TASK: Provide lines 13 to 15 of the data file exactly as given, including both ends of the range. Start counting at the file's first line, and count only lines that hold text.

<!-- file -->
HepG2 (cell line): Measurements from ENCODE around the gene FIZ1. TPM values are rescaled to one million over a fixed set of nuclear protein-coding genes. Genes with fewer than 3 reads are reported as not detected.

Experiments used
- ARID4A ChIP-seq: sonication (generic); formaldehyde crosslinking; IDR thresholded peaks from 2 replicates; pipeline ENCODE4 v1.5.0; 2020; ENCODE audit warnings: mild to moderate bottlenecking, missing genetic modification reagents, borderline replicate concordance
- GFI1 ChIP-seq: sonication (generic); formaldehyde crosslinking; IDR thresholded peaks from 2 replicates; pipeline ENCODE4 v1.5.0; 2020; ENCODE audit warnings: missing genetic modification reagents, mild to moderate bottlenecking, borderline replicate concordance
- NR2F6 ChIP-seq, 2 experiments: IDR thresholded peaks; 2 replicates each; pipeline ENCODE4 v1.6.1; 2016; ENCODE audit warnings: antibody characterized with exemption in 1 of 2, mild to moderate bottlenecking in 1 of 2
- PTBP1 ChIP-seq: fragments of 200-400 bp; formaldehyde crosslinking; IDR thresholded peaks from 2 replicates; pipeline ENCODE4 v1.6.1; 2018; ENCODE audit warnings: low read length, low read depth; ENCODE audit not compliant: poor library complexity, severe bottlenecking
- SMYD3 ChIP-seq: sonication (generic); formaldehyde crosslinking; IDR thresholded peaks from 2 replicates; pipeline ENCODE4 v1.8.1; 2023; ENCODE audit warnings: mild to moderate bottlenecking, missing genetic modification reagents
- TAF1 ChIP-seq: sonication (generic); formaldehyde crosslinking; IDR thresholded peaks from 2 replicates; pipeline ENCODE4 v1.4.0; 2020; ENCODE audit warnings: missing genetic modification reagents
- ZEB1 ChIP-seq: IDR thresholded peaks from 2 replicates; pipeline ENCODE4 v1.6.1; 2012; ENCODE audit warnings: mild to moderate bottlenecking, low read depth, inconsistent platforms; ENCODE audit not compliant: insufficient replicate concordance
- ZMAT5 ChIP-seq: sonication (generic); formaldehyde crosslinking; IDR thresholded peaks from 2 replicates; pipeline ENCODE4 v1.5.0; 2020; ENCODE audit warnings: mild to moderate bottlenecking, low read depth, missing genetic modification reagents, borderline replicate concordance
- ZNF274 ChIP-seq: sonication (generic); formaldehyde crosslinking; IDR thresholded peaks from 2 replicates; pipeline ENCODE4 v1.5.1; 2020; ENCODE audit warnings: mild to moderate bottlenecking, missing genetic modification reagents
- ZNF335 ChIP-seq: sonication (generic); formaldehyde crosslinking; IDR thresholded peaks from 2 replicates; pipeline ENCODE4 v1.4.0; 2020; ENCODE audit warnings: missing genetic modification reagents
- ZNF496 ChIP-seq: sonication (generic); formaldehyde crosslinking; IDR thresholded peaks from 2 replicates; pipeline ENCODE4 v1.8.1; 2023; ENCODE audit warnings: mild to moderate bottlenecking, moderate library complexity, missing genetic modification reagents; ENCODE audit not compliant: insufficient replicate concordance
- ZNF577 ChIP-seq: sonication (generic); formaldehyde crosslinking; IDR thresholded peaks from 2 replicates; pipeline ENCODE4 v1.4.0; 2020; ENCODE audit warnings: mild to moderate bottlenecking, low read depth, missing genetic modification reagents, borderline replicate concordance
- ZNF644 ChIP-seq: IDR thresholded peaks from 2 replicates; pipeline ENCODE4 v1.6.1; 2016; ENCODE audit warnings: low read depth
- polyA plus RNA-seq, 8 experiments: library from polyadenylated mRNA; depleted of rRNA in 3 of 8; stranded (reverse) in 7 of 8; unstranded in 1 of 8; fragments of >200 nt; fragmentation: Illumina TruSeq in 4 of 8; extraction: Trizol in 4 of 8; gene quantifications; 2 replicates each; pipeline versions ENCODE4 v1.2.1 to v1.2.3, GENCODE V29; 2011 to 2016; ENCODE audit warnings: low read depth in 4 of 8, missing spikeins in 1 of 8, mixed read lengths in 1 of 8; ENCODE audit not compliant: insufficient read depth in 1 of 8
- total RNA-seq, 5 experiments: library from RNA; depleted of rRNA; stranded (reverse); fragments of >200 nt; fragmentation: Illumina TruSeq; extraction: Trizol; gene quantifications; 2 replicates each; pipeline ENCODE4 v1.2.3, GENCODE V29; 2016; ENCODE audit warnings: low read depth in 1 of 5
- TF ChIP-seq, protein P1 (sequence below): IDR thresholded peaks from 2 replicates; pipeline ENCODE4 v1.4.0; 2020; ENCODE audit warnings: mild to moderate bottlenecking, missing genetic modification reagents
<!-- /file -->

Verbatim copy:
- ZNF496 ChIP-seq: sonication (generic); formaldehyde crosslinking; IDR thresholded peaks from 2 replicates; pipeline ENCODE4 v1.8.1; 2023; ENCODE audit warnings: mild to moderate bottlenecking, moderate library complexity, missing genetic modification reagents; ENCODE audit not compliant: insufficient replicate concordance
- ZNF577 ChIP-seq: sonication (generic); formaldehyde crosslinking; IDR thresholded peaks from 2 replicates; pipeline ENCODE4 v1.4.0; 2020; ENCODE audit warnings: mild to moderate bottlenecking, low read depth, missing genetic modification reagents, borderline replicate concordance
- ZNF644 ChIP-seq: IDR thresholded peaks from 2 replicates; pipeline ENCODE4 v1.6.1; 2016; ENCODE audit warnings: low read depth